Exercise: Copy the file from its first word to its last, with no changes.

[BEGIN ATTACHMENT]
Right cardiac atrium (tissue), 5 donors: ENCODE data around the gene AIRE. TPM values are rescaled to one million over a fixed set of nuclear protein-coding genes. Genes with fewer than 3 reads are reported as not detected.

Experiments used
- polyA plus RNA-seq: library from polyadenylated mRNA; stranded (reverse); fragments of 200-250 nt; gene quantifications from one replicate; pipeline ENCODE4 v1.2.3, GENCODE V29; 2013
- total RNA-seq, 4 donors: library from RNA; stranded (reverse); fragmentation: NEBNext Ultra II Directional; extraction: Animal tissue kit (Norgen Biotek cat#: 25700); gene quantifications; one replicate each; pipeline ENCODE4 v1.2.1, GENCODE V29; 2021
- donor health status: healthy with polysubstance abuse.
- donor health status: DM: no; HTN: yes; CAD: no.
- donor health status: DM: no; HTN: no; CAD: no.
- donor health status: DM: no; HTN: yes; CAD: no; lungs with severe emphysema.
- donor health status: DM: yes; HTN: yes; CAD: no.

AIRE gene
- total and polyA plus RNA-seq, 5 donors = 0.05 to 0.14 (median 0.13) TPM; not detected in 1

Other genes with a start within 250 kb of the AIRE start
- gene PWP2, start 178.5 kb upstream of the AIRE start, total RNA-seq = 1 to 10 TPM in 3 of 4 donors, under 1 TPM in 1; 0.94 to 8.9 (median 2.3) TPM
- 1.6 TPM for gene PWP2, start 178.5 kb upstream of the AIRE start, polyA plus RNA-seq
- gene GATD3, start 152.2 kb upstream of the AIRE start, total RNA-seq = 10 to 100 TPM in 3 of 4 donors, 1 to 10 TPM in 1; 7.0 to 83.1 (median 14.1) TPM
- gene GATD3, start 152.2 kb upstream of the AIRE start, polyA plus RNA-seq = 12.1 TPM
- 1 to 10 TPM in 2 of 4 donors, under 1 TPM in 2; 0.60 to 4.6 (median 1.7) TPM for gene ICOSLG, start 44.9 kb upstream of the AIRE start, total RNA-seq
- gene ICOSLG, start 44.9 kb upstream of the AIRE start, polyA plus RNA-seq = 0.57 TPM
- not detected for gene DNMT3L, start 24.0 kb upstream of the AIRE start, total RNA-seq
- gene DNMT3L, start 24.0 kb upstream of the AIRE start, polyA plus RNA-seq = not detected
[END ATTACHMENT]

Right cardiac atrium (tissue), 5 donors: ENCODE data around the gene AIRE. TPM values are rescaled to one million over a fixed set of nuclear protein-coding genes. Genes with fewer than 3 reads are reported as not detected.

Experiments used
- polyA plus RNA-seq: library from polyadenylated mRNA; stranded (reverse); fragments of 200-250 nt; gene quantifications from one replicate; pipeline ENCODE4 v1.2.3, GENCODE V29; 2013
- total RNA-seq, 4 donors: library from RNA; stranded (reverse); fragmentation: NEBNext Ultra II Directional; extraction: Animal tissue kit (Norgen Biotek cat#: 25700); gene quantifications; one replicate each; pipeline ENCODE4 v1.2.1, GENCODE V29; 2021
- donor health status: healthy with polysubstance abuse.
- donor health status: DM: no; HTN: yes; CAD: no.
- donor health status: DM: no; HTN: no; CAD: no.
- donor health status: DM: no; HTN: yes; CAD: no; lungs with severe emphysema.
- donor health status: DM: yes; HTN: yes; CAD: no.

AIRE gene
- total and polyA plus RNA-seq, 5 donors = 0.05 to 0.14 (median 0.13) TPM; not detected in 1

Other genes with a start within 250 kb of the AIRE start
- gene PWP2, start 178.5 kb upstream of the AIRE start, total RNA-seq = 1 to 10 TPM in 3 of 4 donors, under 1 TPM in 1; 0.94 to 8.9 (median 2.3) TPM
- 1.6 TPM for gene PWP2, start 178.5 kb upstream of the AIRE start, polyA plus RNA-seq
- gene GATD3, start 152.2 kb upstream of the AIRE start, total RNA-seq = 10 to 100 TPM in 3 of 4 donors, 1 to 10 TPM in 1; 7.0 to 83.1 (median 14.1) TPM
- gene GATD3, start 152.2 kb upstream of the AIRE start, polyA plus RNA-seq = 12.1 TPM
- 1 to 10 TPM in 2 of 4 donors, under 1 TPM in 2; 0.60 to 4.6 (median 1.7) TPM for gene ICOSLG, start 44.9 kb upstream of the AIRE start, total RNA-seq
- gene ICOSLG, start 44.9 kb upstream of the AIRE start, polyA plus RNA-seq = 0.57 TPM
- not detected for gene DNMT3L, start 24.0 kb upstream of the AIRE start, total RNA-seq
- gene DNMT3L, start 24.0 kb upstream of the AIRE start, polyA plus RNA-seq = not detected